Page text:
Access to Excellence: Montana Cancer Consortium CCOP (MCC) has since 1996 provided access to NCI sponsored clinical trials for all 46 medical and radiation oncologists in Montana and Northern Wyoming, serving approximately 1 million people in a rural area of 150,000 square miles. Montana health care quality ranks among the highest in the country, but access to care ranks low due to the vastness of the region and concentration of the medical community in a few widespread cities. MCC membership includes 22 affiliate performance sites. As our physicians work to access the population through outlying clinics hundreds of miles from home, MCC provides access to state-of-the-art cancer treatment and control via cutting-edge research of NCI-sponsored trials. This uniquely rural population including 7 Native American reservations does not have convenient access to large university-based treatment facilities, and without nationally recognized clinical trials, patients would not have access to a high level of cancer care. MCC intends to extend access by expanding the physician roster to include other disciplines. Accrual: MCC is currently affiliated with 4 research bases, SWOG, NSABP, NCCTG, and RTOG as well as CTSU. MCC is actively pursuing a fifth affiliation to increase access to cancer control and prevention trials. MCC ranks high in accrual with the research bases accruing more than 4000 participants to clinical trials. The goal is to increase accrual by 5% annually. Quality: MCC is dedicated to quality data and maintains excellent performance reviews and audits. Centralized data management and quality assurance ensure timely registrations and submissions of data. Human subject protection is achieved by central IRB review. Drug accountability is met by a central pharmacy (Billings) and supervised satellites. The goal of MCC is to maintain and enhance this level of quality through education and increased communication. The uniquely rural population of Montana and Northern Wyoming lacks convenient access to large university-based treatment facilities and without nationally-recognized clinical trials patients would not have access to a high level of cancer care. MCC provides access to state-of-the-art cancer treatment and cancer control through cutting edge research of NCI-sponsored clinical trials.

Agency
National Institute of Health (NIH)
Institute
National Cancer Institute (NCI)
Type
Cooperative Clinical Research--Cooperative Agreements (U10)
Project #
5U10CA067575-18
Application #
8308656
Study Section
Special Emphasis Panel (ZCA1-SRRB-Y (J1))
Program Officer
O'Mara, Ann M
Project Start
1995-09-18
Project End
2013-05-31
Budget Start
2012-06-01
Budget End
2013-05-31
Support Year
18
Fiscal Year
2012
Total Cost
$412,534
Indirect Cost
Name
Montana Cancer Consortium
Department
Type
DUNS #
802713917
City
Billings
State
MT
Country
United States
Zip Code
59101
Yao, S; Sucheston, L E; Zhao, H et al. (2014) Germline genetic variants in ABCB1, ABCC1 and ALDH1A1, and risk of hematological and gastrointestinal toxicities in a SWOG Phase III trial S0221 for breast cancer. Pharmacogenomics J 14:241-7
Kernstine, Kemp H; Moon, James; Kraut, Michael J et al. (2014) Trimodality therapy for superior sulcus non-small cell lung cancer: Southwest Oncology Group-Intergroup Trial S0220. Ann Thorac Surg 98:402-10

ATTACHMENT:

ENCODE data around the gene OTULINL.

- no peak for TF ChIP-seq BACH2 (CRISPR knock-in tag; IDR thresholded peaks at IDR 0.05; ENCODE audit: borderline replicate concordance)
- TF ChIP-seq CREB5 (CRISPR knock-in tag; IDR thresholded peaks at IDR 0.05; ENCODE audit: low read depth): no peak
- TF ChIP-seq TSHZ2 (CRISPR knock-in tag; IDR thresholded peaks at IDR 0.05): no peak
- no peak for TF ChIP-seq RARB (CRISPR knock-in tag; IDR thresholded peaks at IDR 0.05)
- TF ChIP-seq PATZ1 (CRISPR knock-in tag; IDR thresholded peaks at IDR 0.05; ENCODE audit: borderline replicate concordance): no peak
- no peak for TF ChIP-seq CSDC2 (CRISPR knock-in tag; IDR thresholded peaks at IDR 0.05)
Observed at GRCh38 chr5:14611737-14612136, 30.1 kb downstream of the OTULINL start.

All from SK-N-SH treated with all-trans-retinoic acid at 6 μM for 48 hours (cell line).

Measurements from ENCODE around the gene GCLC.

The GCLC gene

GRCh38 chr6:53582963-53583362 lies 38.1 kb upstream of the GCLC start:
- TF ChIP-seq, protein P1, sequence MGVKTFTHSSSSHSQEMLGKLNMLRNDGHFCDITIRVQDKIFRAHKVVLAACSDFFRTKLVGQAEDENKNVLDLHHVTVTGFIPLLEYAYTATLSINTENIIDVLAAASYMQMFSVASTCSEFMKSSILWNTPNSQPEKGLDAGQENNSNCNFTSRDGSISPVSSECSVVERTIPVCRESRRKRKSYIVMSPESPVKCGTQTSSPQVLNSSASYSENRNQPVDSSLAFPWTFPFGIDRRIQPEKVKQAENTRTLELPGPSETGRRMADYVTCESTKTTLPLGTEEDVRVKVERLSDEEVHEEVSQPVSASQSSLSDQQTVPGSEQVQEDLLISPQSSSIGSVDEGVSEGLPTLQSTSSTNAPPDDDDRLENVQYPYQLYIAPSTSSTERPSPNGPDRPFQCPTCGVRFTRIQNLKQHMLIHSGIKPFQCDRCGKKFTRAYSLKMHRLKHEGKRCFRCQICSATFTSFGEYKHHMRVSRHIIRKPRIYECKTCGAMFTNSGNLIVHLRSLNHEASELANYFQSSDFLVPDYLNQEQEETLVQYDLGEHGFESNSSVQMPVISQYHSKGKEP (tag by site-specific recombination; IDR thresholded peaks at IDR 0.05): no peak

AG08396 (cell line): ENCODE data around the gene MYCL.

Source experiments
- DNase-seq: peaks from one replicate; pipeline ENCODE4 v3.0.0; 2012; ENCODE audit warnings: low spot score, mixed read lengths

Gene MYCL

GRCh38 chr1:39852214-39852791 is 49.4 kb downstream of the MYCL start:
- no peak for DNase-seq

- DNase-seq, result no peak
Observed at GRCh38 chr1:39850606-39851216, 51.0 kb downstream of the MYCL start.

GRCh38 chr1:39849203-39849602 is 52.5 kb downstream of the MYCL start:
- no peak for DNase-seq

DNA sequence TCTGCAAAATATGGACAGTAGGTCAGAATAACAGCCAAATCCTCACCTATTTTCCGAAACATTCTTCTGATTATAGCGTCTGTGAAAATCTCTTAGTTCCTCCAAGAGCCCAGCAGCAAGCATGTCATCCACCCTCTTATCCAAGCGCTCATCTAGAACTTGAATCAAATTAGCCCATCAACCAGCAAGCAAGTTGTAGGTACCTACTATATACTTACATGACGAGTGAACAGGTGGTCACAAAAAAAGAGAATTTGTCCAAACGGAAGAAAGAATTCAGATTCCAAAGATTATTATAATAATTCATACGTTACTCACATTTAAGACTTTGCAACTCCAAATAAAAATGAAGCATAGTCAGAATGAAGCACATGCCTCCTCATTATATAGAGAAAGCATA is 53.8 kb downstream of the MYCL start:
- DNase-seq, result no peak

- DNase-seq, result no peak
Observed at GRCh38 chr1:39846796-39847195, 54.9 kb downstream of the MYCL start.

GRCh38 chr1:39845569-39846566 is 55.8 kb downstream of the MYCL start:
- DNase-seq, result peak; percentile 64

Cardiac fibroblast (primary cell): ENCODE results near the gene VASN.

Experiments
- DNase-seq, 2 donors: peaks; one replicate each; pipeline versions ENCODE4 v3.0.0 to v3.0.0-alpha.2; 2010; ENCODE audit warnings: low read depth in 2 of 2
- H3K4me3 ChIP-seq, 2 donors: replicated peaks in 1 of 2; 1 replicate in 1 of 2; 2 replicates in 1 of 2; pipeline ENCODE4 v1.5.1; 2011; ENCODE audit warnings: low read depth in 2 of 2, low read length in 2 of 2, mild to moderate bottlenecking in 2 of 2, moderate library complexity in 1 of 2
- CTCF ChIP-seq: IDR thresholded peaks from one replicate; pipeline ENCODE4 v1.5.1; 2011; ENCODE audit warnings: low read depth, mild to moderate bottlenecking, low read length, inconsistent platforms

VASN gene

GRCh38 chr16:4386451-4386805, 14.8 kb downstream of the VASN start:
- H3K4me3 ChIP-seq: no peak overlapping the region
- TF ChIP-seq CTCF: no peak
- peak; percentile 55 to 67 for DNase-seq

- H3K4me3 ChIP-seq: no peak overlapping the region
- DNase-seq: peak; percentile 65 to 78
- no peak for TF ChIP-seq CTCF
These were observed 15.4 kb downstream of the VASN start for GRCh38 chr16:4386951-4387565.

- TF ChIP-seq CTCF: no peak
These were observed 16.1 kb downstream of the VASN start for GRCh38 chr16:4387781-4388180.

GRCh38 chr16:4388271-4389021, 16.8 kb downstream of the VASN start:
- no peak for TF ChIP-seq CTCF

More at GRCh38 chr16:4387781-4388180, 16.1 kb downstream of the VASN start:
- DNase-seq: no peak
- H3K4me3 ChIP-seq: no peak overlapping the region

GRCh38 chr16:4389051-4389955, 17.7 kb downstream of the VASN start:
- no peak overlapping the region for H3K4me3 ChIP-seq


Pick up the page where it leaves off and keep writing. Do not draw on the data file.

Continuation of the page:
Erba, Harry P; Othus, Megan; Walter, Roland B et al. (2014) Four different regimens of farnesyltransferase inhibitor tipifarnib in older, untreated acute myeloid leukemia patients: North American Intergroup Phase II study SWOG S0432. Leuk Res 38:329-33
Flaherty, Lawrence E; Othus, Megan; Atkins, Michael B et al. (2014) Southwest Oncology Group S0008: a phase III trial of high-dose interferon Alfa-2b versus cisplatin, vinblastine, and dacarbazine, plus interleukin-2 and interferon in patients with high-risk melanoma--an intergroup study of cancer and leukemia Group B, Ch J Clin Oncol 32:3771-8
Bepler, Gerold; Zinner, Ralph G; Moon, James et al. (2014) A phase 2 cooperative group adjuvant trial using a biomarker-based decision algorithm in patients with stage I non-small cell lung cancer (SWOG-0720, NCT00792701). Cancer 120:2343-51
Deininger, Michael W; Kopecky, Kenneth J; Radich, Jerald P et al. (2014) Imatinib 800 mg daily induces deeper molecular responses than imatinib 400 mg daily: results of SWOG S0325, an intergroup randomized PHASE II trial in newly diagnosed chronic phase chronic myeloid leukaemia. Br J Haematol 164:223-32
Allen, Jeffrey W; Moon, James; Redman, Mary et al. (2014) Southwest Oncology Group S0802: a randomized, phase II trial of weekly topotecan with and without ziv-aflibercept in patients with platinum-treated small-cell lung cancer. J Clin Oncol 32:2463-70
Philip, Philip A; Goldman, Bryan; Ramanathan, Ramesh K et al. (2014) Dual blockade of epidermal growth factor receptor and insulin-like growth factor receptor-1 signaling in metastatic pancreatic cancer: phase Ib and randomized phase II trial of gemcitabine, erlotinib, and cixutumumab versus gemcitabine plus erlotinib (SWO Cancer 120:2980-5
Coleman, Robert L; Moon, James; Sood, Anil K et al. (2014) Randomised phase II study of docetaxel plus vandetanib versus docetaxel followed by vandetanib in patients with persistent or recurrent epithelial ovarian, fallopian tube or primary peritoneal carcinoma: SWOG S0904. Eur J Cancer 50:1638-48
Goldkorn, Amir; Ely, Benjamin; Quinn, David I et al. (2014) Circulating tumor cell counts are prognostic of overall survival in SWOG S0421: a phase III trial of docetaxel with or without atrasentan for metastatic castration-resistant prostate cancer. J Clin Oncol 32:1136-42

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